Friday, June 10, 2011

The scribe in the woods

Codex Sangallensis no: 904, f.203

An Irish poem Dom-Farcai fidbaide fál, ("A hedge of trees overlooks me") was added by an Irish scribe in the margins of the Latin grammar manuscript he was writing sometime in the early ninth century. Copying a Latin grammar book was tedious but important work. Manuscripts like these allowed Irish Christians to learn and improve their Latin, which opened up for them the Scriptures and Patristic studies. The Irish church was unique in Western Europe as she had to learn Latin as a foreign language without ever having been part of the Roman Empire. It was a daunting struggle, but tackled with remarkable tenacity and excitement by Irish scholars, who saw the value of Biblical literacy. The little poem Dom-Farcai fidbaide fál records how the Irish scribe could enjoy God’s presence through the beauty of nature, even while working hard copying out a Latin grammatical work.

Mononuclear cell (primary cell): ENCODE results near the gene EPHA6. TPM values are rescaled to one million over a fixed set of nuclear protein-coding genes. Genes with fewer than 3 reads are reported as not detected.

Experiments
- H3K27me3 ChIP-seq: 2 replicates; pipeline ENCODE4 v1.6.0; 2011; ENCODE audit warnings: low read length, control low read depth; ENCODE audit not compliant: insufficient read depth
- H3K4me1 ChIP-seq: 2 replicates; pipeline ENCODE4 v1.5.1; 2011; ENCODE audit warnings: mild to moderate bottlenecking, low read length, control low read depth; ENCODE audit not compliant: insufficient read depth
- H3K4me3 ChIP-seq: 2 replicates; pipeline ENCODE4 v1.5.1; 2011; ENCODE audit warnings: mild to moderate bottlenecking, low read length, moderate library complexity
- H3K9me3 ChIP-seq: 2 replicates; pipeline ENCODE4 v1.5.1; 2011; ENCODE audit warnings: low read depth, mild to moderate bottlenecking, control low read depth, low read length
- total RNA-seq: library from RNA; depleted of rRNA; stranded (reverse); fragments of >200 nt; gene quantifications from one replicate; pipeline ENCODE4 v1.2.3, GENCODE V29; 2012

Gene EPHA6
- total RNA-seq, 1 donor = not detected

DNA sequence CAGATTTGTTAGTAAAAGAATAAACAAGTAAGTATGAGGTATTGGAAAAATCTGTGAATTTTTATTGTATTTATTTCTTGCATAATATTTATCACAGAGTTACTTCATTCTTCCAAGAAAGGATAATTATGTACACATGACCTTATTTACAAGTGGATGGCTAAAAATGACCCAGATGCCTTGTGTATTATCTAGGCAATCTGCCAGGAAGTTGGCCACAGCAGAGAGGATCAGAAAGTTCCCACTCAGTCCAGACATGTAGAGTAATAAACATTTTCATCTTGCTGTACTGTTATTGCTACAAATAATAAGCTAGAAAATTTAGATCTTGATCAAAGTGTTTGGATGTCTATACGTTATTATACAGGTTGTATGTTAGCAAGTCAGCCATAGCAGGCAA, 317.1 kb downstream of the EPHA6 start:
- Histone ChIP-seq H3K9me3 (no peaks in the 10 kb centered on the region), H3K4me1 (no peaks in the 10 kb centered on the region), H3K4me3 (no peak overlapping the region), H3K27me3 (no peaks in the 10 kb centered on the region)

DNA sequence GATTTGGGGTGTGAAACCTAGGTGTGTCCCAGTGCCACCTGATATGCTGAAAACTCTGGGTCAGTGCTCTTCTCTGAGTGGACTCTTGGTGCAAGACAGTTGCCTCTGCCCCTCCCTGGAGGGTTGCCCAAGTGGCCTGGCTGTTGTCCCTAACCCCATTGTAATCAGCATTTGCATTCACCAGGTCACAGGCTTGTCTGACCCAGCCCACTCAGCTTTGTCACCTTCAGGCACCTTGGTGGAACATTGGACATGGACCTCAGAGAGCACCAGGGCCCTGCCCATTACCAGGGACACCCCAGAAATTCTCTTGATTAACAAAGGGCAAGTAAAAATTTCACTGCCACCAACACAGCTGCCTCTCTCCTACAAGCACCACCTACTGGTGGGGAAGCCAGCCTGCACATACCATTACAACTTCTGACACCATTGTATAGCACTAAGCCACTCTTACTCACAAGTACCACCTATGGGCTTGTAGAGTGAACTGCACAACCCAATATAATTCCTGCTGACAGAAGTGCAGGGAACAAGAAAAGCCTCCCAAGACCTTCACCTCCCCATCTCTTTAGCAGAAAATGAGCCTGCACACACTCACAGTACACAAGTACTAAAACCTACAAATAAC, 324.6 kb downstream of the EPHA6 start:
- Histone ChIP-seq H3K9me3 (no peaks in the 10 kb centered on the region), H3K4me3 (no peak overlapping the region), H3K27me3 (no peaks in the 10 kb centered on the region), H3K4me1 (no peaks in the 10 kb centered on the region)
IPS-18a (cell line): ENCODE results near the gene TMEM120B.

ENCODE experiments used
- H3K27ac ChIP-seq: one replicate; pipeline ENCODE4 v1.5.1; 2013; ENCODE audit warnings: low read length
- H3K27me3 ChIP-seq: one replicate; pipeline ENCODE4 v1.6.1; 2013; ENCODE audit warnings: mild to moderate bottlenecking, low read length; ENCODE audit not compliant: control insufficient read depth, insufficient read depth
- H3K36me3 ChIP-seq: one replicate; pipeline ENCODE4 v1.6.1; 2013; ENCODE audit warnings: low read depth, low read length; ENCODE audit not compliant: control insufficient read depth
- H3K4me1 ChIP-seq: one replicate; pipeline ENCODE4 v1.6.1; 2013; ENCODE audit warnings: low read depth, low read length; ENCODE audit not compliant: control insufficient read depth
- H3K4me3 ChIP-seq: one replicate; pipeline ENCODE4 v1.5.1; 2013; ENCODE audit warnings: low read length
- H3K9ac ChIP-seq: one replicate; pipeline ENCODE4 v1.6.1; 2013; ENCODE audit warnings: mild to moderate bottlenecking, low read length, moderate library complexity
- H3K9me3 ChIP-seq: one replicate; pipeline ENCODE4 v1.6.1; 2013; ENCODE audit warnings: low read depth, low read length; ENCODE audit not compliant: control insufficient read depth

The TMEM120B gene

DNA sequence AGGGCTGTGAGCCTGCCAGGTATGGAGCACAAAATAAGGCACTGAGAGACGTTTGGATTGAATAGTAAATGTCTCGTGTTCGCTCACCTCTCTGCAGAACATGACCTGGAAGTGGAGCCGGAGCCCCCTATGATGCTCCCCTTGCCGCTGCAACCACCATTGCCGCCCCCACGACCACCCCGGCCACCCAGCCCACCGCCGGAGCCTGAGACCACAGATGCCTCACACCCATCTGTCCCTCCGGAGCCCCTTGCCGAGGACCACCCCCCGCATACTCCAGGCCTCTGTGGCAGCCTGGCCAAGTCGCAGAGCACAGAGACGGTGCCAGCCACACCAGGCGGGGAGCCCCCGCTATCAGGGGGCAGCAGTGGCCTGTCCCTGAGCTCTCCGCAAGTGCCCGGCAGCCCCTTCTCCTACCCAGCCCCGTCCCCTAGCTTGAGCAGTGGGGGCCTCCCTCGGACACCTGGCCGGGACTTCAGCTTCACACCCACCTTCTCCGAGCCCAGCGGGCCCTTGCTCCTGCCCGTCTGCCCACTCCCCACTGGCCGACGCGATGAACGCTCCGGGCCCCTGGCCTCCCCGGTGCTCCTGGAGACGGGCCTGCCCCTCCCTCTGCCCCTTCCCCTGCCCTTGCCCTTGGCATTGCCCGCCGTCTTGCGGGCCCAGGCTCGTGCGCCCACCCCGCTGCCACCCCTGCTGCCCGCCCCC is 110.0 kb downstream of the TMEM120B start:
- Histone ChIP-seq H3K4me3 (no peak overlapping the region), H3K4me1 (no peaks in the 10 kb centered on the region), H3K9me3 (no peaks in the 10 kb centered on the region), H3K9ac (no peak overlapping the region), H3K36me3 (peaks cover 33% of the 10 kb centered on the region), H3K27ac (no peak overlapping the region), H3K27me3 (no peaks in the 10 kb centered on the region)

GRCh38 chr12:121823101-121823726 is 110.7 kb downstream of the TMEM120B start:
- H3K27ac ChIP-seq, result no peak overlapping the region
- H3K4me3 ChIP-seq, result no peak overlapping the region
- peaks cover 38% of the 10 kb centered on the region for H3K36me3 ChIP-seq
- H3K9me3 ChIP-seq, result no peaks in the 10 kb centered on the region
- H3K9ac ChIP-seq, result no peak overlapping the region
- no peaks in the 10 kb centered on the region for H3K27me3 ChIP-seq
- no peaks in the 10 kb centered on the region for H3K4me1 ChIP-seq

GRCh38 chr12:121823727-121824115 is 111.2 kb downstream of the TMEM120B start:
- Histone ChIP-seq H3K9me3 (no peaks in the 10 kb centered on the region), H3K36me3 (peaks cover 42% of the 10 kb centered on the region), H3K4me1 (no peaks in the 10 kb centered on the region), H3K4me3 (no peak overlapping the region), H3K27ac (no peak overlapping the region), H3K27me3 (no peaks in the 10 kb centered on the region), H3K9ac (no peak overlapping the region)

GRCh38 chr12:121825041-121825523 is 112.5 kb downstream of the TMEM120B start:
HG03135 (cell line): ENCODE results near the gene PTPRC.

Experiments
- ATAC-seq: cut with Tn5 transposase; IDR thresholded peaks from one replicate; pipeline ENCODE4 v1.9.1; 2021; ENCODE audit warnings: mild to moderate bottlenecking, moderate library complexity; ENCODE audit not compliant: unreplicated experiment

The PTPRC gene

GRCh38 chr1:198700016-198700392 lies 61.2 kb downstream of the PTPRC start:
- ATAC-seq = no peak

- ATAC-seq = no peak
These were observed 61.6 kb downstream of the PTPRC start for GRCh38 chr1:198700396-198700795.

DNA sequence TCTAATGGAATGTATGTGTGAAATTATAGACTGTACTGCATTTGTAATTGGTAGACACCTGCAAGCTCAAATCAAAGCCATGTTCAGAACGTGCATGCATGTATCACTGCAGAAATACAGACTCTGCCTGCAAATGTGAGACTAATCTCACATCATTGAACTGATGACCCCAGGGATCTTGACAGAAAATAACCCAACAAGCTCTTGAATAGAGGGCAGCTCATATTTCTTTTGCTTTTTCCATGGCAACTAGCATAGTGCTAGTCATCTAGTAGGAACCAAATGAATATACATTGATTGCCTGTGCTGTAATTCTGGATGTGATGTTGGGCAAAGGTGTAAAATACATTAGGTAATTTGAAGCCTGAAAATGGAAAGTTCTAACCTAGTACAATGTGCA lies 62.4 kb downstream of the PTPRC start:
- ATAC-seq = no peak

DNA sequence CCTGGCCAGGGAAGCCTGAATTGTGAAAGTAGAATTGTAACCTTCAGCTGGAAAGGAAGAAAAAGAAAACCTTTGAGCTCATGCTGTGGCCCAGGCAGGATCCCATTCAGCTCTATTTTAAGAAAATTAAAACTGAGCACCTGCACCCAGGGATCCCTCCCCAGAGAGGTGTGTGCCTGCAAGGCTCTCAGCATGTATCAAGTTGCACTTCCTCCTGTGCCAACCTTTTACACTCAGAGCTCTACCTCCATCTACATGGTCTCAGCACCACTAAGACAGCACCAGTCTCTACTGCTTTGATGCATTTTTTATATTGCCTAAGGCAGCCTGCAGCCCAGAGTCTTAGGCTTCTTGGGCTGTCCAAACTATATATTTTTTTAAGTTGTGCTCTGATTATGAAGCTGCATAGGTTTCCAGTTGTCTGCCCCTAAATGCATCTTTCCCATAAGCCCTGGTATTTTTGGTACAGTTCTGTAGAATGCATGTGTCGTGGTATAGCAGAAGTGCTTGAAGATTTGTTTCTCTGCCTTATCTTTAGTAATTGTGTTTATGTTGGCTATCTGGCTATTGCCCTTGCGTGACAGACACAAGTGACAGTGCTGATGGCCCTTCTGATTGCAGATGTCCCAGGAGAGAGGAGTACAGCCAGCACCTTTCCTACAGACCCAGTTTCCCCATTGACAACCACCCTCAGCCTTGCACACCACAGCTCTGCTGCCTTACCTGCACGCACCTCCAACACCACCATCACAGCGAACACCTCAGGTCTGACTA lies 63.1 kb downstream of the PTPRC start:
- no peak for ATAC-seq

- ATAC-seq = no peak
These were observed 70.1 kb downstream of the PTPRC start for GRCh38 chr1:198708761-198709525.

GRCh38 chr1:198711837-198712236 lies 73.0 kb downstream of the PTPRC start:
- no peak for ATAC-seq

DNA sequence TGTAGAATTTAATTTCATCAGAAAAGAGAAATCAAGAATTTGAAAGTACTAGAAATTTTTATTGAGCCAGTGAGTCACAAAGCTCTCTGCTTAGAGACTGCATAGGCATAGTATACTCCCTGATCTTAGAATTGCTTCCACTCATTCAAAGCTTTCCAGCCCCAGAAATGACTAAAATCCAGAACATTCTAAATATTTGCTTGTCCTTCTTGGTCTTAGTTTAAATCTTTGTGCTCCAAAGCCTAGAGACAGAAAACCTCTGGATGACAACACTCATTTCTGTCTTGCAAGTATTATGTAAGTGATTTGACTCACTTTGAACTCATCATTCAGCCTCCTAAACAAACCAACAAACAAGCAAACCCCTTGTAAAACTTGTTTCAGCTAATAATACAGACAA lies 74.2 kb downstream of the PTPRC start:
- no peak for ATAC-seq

A hedge of trees overlooks me
A blackbird's lay sings to me
It is an announcement I won't conceal!
Above my lined book the bird's chanting sings to me.

A clear voiced cuckoo sings to me (godly speech!)
In a grey cloak from bramble fortresses
The Lord is indeed good to me
Well do I write beneath a forest of woodland

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